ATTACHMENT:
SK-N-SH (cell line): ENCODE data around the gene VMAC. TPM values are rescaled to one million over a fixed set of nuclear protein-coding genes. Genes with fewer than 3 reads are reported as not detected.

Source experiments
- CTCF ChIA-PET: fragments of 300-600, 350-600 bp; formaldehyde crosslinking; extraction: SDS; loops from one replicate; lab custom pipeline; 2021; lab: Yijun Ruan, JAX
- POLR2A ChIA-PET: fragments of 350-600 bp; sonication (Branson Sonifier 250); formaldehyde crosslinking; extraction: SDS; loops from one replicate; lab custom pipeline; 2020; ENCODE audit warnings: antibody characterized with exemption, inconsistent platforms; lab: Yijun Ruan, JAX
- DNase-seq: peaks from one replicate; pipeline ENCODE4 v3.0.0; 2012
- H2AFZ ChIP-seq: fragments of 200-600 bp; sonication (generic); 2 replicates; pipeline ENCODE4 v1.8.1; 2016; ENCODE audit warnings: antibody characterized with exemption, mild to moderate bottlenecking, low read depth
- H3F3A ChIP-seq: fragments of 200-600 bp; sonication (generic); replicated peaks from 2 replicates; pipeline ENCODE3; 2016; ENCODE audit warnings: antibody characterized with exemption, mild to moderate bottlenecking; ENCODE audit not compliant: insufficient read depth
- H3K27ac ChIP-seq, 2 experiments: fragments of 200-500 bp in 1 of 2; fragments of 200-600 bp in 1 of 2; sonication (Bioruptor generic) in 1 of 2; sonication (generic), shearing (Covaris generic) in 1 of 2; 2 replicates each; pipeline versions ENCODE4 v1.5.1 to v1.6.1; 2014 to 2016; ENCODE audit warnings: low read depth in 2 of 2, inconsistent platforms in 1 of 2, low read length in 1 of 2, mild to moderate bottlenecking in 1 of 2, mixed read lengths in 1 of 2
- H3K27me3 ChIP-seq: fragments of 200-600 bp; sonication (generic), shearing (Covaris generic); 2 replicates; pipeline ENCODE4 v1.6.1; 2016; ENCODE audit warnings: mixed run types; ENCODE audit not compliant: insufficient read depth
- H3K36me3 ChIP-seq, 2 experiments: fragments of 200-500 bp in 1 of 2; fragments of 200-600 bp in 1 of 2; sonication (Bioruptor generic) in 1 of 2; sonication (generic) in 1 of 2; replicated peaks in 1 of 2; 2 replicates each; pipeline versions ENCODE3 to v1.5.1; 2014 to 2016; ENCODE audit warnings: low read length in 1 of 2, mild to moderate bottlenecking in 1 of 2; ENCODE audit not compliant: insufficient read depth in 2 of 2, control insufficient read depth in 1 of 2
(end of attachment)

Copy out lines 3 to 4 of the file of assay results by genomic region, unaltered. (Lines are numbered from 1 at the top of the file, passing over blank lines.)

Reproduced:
- CTCF ChIA-PET: fragments of 300-600, 350-600 bp; formaldehyde crosslinking; extraction: SDS; loops from one replicate; lab custom pipeline; 2021; lab: Yijun Ruan, JAX
- POLR2A ChIA-PET: fragments of 350-600 bp; sonication (Branson Sonifier 250); formaldehyde crosslinking; extraction: SDS; loops from one replicate; lab custom pipeline; 2020; ENCODE audit warnings: antibody characterized with exemption, inconsistent platforms; lab: Yijun Ruan, JAX